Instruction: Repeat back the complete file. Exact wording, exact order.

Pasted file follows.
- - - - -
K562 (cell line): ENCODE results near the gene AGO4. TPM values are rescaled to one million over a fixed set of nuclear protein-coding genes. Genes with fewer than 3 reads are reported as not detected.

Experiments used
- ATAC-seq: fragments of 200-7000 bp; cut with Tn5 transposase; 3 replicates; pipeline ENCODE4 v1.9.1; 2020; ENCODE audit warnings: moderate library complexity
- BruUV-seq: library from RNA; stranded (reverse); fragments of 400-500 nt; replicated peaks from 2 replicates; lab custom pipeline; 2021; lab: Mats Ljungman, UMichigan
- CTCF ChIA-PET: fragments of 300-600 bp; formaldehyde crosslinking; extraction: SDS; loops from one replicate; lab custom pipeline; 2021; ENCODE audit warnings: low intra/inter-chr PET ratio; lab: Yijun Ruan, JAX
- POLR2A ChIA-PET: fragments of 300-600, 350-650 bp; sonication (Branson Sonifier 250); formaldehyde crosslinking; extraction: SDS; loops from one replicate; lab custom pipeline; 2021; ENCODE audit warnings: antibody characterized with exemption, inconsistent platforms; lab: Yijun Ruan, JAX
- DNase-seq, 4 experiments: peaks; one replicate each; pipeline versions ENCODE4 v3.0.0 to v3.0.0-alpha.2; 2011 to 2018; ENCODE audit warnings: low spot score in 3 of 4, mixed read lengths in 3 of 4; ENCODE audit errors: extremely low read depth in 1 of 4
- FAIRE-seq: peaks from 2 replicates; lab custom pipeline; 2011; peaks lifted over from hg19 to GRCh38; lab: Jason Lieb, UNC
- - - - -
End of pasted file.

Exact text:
K562 (cell line): ENCODE results near the gene AGO4. TPM values are rescaled to one million over a fixed set of nuclear protein-coding genes. Genes with fewer than 3 reads are reported as not detected.

Experiments used
- ATAC-seq: fragments of 200-7000 bp; cut with Tn5 transposase; 3 replicates; pipeline ENCODE4 v1.9.1; 2020; ENCODE audit warnings: moderate library complexity
- BruUV-seq: library from RNA; stranded (reverse); fragments of 400-500 nt; replicated peaks from 2 replicates; lab custom pipeline; 2021; lab: Mats Ljungman, UMichigan
- CTCF ChIA-PET: fragments of 300-600 bp; formaldehyde crosslinking; extraction: SDS; loops from one replicate; lab custom pipeline; 2021; ENCODE audit warnings: low intra/inter-chr PET ratio; lab: Yijun Ruan, JAX
- POLR2A ChIA-PET: fragments of 300-600, 350-650 bp; sonication (Branson Sonifier 250); formaldehyde crosslinking; extraction: SDS; loops from one replicate; lab custom pipeline; 2021; ENCODE audit warnings: antibody characterized with exemption, inconsistent platforms; lab: Yijun Ruan, JAX
- DNase-seq, 4 experiments: peaks; one replicate each; pipeline versions ENCODE4 v3.0.0 to v3.0.0-alpha.2; 2011 to 2018; ENCODE audit warnings: low spot score in 3 of 4, mixed read lengths in 3 of 4; ENCODE audit errors: extremely low read depth in 1 of 4
- FAIRE-seq: peaks from 2 replicates; lab custom pipeline; 2011; peaks lifted over from hg19 to GRCh38; lab: Jason Lieb, UNC